The provisions in Kerala Hindu Place of Public Worship Act, 1965 also support this restriction.


On 28th September 2018, the Court delivered its verdict in this case by 4:1 majority which held that the restriction of women in Sabarimala Temple is unconstitutional. It held that the practice violated the fundamental rights to equality, liberty and freedom of religion, Articles 14, 15, 19(1), 21 and 25(1). It struck down Rule 3(b) of the Kerala Hindu Places of Public Worship Act as unconstitutional. Rule 3(b) allowed for Hindu denominations to exclude women from public places of worship, if the exclusion was based on ‘custom’.

In this case, the Court ruled thus:

“We have no doubt in saying that such practice infringes the right of women to enter a temple and freely practice Hindu religion”.

“Devotion can not be subjected to Gender Discrimination”.

Hon’ble Chief Justice of India stated in his Judgement that religion is a way of life linked to the dignity of an individual and patriarchal practices based on the exclusion of one gender in favor of another could not be allowed to infringe upon the fundamental freedom to practice and profess one’s religion.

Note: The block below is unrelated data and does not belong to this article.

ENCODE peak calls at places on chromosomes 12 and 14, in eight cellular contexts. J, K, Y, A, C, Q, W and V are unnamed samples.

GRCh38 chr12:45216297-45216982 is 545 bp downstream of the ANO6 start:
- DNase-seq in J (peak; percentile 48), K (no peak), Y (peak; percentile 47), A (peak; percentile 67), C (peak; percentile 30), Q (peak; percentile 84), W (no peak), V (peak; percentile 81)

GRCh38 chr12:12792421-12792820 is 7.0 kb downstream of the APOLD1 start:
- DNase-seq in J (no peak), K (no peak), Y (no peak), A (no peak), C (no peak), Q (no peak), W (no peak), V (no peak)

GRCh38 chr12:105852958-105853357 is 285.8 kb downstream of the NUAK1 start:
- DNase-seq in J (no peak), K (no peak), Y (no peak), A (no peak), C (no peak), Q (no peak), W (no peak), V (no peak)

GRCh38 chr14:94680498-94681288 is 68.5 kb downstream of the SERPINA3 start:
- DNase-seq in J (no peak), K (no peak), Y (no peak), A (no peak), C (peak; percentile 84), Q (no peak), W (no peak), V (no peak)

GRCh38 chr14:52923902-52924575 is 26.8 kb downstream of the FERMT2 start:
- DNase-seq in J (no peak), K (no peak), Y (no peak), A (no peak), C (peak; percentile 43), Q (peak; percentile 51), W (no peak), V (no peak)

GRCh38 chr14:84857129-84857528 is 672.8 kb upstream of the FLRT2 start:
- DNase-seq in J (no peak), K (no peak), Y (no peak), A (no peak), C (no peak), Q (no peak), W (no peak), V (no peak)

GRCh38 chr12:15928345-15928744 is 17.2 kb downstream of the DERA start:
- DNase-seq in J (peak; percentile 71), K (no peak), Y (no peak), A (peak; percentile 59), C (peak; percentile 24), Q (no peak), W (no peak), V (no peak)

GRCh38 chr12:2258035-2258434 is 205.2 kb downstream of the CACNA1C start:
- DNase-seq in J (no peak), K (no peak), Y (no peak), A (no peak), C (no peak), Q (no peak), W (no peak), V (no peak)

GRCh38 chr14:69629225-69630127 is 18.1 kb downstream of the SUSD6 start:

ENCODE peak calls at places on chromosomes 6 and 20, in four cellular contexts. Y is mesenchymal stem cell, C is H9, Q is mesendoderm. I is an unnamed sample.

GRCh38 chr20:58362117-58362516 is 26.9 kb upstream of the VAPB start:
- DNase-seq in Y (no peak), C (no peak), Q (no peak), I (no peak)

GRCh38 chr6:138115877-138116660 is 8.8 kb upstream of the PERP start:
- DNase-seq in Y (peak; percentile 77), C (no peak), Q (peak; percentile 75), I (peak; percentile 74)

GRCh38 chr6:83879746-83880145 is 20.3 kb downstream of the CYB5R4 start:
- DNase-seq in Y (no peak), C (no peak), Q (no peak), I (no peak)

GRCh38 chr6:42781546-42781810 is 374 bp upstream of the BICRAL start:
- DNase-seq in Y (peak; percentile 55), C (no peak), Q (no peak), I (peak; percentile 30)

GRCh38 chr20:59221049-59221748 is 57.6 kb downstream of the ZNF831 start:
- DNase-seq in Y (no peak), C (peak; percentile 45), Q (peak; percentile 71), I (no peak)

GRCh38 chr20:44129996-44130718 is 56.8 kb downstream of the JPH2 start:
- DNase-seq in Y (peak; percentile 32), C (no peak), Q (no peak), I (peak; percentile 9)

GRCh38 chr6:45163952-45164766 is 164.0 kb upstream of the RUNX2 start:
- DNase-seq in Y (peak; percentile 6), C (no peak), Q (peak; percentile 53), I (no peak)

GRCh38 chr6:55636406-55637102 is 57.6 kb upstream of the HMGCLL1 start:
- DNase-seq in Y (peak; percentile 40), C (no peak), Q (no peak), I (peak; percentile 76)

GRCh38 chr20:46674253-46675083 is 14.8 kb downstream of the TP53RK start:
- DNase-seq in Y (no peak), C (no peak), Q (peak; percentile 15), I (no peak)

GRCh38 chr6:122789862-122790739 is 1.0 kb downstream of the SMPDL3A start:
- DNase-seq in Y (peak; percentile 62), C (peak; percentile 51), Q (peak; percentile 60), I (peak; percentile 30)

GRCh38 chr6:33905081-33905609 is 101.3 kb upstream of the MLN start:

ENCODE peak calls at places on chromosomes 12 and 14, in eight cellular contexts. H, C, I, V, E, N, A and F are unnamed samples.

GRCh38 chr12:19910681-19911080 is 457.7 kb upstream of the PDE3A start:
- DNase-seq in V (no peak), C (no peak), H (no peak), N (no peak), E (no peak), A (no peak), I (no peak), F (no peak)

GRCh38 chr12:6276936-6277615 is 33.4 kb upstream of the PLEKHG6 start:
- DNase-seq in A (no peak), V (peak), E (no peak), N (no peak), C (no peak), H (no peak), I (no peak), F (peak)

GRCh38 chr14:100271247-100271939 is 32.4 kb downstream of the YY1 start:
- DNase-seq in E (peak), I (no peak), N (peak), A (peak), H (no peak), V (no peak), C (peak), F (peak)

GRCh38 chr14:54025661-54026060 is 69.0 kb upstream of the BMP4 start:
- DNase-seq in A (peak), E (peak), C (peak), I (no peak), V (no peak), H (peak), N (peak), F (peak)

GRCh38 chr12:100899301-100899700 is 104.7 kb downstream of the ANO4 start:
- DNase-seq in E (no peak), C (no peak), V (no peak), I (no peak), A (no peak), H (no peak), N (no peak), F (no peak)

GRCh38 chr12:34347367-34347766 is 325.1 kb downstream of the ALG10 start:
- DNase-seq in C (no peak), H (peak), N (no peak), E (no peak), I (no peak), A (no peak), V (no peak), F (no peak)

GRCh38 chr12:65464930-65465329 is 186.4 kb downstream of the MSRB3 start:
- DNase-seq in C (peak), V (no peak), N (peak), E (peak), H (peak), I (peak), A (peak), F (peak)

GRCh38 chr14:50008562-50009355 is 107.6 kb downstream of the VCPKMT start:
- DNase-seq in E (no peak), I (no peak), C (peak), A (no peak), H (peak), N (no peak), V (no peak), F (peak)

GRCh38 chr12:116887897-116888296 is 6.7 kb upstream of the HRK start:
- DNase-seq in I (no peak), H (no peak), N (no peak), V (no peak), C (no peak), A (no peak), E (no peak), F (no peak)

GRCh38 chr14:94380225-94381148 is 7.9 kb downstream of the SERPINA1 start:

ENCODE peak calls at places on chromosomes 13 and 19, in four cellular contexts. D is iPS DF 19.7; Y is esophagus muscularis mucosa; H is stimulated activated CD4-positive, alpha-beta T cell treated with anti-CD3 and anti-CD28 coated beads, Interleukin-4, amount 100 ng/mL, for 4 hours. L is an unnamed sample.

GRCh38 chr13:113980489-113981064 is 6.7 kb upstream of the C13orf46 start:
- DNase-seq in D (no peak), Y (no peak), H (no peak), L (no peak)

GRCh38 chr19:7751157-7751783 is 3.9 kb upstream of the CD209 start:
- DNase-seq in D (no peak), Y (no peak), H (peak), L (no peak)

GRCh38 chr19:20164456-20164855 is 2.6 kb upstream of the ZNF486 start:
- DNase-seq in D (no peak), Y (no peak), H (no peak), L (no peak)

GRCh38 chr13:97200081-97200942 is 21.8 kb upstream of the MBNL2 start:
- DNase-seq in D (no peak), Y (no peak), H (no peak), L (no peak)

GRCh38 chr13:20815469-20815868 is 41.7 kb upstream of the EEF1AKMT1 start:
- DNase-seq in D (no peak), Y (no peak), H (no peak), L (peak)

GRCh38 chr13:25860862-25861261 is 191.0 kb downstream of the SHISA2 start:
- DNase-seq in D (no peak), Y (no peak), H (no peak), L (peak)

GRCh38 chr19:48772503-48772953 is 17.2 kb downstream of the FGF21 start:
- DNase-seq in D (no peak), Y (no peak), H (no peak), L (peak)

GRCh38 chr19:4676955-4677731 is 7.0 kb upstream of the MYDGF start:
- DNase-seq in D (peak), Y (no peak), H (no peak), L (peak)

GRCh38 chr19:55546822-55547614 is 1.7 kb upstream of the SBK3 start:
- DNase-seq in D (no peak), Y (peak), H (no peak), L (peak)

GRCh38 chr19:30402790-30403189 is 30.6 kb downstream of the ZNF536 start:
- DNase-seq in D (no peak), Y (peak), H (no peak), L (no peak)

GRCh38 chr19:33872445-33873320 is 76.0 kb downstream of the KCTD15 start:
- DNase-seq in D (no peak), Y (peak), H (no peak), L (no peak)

Judgement Analysis

The five-judge bench of the Supreme Court who decided upon the matter and gave the verdict reasoned different things and had various opinions for the same. Justice Indu Malhotra had a dissenting opinion regarding the matter. Several arguments were brought in front of the Supreme Court from the petitioners and the respondents. The petitioners contended that this restrictive practice by the temple authorities by not allowing women to enter the temple is clearly violative of their fundamental rights given by the Constitution of India and is discriminatory to them.